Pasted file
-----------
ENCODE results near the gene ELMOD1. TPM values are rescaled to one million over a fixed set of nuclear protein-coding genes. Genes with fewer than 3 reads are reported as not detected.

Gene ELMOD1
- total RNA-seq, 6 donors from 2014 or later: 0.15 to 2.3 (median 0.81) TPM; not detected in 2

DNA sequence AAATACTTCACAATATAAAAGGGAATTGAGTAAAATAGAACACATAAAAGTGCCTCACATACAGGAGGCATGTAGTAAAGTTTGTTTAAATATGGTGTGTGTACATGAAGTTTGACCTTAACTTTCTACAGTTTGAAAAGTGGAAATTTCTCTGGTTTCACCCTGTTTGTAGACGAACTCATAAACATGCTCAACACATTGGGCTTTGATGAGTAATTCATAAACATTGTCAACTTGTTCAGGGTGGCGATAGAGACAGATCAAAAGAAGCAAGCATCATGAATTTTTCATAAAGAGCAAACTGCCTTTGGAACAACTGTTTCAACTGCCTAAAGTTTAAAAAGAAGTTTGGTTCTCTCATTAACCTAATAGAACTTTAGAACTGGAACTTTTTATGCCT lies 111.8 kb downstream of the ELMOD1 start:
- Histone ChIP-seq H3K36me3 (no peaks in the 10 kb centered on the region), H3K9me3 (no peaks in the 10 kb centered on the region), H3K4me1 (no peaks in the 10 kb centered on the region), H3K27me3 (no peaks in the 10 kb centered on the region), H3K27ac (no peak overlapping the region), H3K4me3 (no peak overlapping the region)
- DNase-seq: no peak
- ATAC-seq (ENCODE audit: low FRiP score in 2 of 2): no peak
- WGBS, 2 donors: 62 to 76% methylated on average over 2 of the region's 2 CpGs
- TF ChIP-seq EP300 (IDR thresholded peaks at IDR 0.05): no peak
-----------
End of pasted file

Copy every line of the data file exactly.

ENCODE results near the gene ELMOD1. TPM values are rescaled to one million over a fixed set of nuclear protein-coding genes. Genes with fewer than 3 reads are reported as not detected.

Gene ELMOD1
- total RNA-seq, 6 donors from 2014 or later: 0.15 to 2.3 (median 0.81) TPM; not detected in 2

DNA sequence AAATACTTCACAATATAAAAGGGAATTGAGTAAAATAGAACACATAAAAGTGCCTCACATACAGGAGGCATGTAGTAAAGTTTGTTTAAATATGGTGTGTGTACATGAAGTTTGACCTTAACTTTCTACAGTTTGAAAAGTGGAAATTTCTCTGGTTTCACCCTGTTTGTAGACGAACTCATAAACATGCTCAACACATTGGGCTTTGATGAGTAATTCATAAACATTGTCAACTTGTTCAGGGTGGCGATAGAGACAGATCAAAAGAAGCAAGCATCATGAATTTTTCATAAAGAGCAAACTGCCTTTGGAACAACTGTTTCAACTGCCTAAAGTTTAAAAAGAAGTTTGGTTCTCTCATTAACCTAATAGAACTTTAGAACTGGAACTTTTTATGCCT lies 111.8 kb downstream of the ELMOD1 start:
- Histone ChIP-seq H3K36me3 (no peaks in the 10 kb centered on the region), H3K9me3 (no peaks in the 10 kb centered on the region), H3K4me1 (no peaks in the 10 kb centered on the region), H3K27me3 (no peaks in the 10 kb centered on the region), H3K27ac (no peak overlapping the region), H3K4me3 (no peak overlapping the region)
- DNase-seq: no peak
- ATAC-seq (ENCODE audit: low FRiP score in 2 of 2): no peak
- WGBS, 2 donors: 62 to 76% methylated on average over 2 of the region's 2 CpGs
- TF ChIP-seq EP300 (IDR thresholded peaks at IDR 0.05): no peak